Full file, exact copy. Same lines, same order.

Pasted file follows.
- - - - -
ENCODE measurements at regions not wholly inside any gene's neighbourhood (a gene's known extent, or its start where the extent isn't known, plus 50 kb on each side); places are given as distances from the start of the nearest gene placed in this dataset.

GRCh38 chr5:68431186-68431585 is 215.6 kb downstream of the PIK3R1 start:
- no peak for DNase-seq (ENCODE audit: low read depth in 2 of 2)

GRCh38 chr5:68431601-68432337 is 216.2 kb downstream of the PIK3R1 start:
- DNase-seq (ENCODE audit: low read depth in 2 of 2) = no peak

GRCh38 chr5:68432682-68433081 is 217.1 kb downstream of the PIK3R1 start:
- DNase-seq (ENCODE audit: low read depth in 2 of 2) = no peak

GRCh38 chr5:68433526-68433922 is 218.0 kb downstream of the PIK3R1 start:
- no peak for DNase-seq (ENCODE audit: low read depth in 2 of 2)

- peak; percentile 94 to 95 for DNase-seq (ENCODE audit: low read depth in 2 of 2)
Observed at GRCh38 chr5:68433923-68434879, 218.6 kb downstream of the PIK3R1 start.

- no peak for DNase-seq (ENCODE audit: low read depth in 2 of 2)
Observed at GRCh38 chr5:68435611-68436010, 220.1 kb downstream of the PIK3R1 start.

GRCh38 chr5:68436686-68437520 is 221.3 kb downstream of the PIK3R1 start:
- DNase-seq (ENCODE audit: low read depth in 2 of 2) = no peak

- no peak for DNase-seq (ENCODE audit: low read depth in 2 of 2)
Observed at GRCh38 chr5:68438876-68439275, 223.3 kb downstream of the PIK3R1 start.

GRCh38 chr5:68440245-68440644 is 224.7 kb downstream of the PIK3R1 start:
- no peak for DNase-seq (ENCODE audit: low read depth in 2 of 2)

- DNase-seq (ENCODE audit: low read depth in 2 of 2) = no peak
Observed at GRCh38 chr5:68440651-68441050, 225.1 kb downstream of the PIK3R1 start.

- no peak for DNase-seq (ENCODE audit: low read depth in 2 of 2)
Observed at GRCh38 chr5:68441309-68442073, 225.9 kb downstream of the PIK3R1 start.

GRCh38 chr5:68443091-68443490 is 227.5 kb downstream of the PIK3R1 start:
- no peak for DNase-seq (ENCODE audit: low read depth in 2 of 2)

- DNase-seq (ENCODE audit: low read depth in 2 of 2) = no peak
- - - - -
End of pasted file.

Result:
ENCODE measurements at regions not wholly inside any gene's neighbourhood (a gene's known extent, or its start where the extent isn't known, plus 50 kb on each side); places are given as distances from the start of the nearest gene placed in this dataset.

GRCh38 chr5:68431186-68431585 is 215.6 kb downstream of the PIK3R1 start:
- no peak for DNase-seq (ENCODE audit: low read depth in 2 of 2)

GRCh38 chr5:68431601-68432337 is 216.2 kb downstream of the PIK3R1 start:
- DNase-seq (ENCODE audit: low read depth in 2 of 2) = no peak

GRCh38 chr5:68432682-68433081 is 217.1 kb downstream of the PIK3R1 start:
- DNase-seq (ENCODE audit: low read depth in 2 of 2) = no peak

GRCh38 chr5:68433526-68433922 is 218.0 kb downstream of the PIK3R1 start:
- no peak for DNase-seq (ENCODE audit: low read depth in 2 of 2)

- peak; percentile 94 to 95 for DNase-seq (ENCODE audit: low read depth in 2 of 2)
Observed at GRCh38 chr5:68433923-68434879, 218.6 kb downstream of the PIK3R1 start.

- no peak for DNase-seq (ENCODE audit: low read depth in 2 of 2)
Observed at GRCh38 chr5:68435611-68436010, 220.1 kb downstream of the PIK3R1 start.

GRCh38 chr5:68436686-68437520 is 221.3 kb downstream of the PIK3R1 start:
- DNase-seq (ENCODE audit: low read depth in 2 of 2) = no peak

- no peak for DNase-seq (ENCODE audit: low read depth in 2 of 2)
Observed at GRCh38 chr5:68438876-68439275, 223.3 kb downstream of the PIK3R1 start.

GRCh38 chr5:68440245-68440644 is 224.7 kb downstream of the PIK3R1 start:
- no peak for DNase-seq (ENCODE audit: low read depth in 2 of 2)

- DNase-seq (ENCODE audit: low read depth in 2 of 2) = no peak
Observed at GRCh38 chr5:68440651-68441050, 225.1 kb downstream of the PIK3R1 start.

- no peak for DNase-seq (ENCODE audit: low read depth in 2 of 2)
Observed at GRCh38 chr5:68441309-68442073, 225.9 kb downstream of the PIK3R1 start.

GRCh38 chr5:68443091-68443490 is 227.5 kb downstream of the PIK3R1 start:
- no peak for DNase-seq (ENCODE audit: low read depth in 2 of 2)

- DNase-seq (ENCODE audit: low read depth in 2 of 2) = no peak